Research Highlights

Genetic links to suicidal tendencies

Published online 5 January 2011

Mohammed Yahia

Suicide accounts for 1.5% of all deaths worldwide, and is expected to increase by 50% by 2030, posing a serious problem to public health. Previous research suggests that suicidal behaviour may have a genetic basis, with a known increase in suicidal tendencies among the offspring of parents with a history of psychopathology.

An international team of researchers, including one from Beirut, Lebanon, conducted large-scale studies in 21 countries around the world to study the relationship between psychopathological disorders in people and the suicidal behaviour of their offspring.

The research confirmed that generalized anxiety disorder (GAD) and depression were associated with the formation of suicidal plans among offspring. Often these thoughts did not develop into actual suicide attempts. Antisocial personality and anxiety disorders, on the other hand, were associated with offspring actually attempting suicide. The researchers speculate that actually acting on suicidal thoughts may require a large degree of impulsiveness and high emotional arousal, which are often manifest in antisocial behaviour and anxiety disorders.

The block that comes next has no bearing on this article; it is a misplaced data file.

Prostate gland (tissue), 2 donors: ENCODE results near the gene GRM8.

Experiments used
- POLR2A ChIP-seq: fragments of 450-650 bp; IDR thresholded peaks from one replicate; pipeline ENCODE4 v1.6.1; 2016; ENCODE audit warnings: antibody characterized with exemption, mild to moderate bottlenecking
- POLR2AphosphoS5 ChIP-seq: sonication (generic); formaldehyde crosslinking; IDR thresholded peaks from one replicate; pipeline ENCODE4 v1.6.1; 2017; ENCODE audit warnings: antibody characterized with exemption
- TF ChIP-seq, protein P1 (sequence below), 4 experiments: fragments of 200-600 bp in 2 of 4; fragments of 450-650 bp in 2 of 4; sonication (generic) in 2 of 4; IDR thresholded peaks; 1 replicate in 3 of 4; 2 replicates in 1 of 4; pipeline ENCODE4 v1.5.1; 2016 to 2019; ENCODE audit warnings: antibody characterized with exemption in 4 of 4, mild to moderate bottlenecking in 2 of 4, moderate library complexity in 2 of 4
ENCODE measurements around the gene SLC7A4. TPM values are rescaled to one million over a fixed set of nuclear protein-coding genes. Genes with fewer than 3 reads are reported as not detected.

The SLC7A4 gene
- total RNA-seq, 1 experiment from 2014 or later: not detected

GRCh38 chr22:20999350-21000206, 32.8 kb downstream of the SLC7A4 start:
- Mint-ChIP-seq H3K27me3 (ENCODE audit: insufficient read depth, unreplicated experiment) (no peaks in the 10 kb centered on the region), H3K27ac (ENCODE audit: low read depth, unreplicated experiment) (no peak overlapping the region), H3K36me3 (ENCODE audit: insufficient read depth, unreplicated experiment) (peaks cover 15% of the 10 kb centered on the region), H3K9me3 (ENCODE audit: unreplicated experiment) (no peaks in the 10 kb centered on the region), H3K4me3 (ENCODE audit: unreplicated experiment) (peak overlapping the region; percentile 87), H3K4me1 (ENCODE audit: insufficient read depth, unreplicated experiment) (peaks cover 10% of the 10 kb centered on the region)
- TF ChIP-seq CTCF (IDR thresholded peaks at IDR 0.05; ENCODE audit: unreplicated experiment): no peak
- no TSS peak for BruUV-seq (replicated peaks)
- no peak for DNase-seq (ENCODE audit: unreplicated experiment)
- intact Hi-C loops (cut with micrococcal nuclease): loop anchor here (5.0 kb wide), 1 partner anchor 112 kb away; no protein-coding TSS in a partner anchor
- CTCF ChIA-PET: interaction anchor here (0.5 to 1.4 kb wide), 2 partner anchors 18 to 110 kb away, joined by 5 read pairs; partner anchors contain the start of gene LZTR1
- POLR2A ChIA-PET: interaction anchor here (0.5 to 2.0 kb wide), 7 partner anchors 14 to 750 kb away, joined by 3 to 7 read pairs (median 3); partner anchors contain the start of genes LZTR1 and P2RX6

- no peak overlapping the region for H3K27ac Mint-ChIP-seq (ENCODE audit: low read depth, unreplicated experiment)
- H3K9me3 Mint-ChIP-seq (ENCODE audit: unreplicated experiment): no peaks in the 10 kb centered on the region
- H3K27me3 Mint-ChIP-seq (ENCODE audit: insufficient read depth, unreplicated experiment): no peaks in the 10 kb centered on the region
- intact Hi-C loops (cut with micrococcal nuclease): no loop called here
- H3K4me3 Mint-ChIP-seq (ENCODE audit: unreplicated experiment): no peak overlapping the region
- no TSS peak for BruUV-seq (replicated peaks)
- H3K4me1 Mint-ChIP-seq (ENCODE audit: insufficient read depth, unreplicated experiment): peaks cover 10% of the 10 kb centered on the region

With this understanding, the researchers suggests that different parts of the pathway from suicide ideation to suicide attempts may have different genetic origins, a useful piece of information when conducting further research into suicide. Instead of looking at the effect of psychiatric disorders, they suggest looking at the underlying traits related to these disorders in order to predict suicide progression.


  1. Gureje, O. et al. Parental psychopathology and the risk of suicidal behavior in their offspring: results from the World Mental Health surveys. Molecular Psychiatry. 16 November 2010. doi: 10.1038/mp.2010.111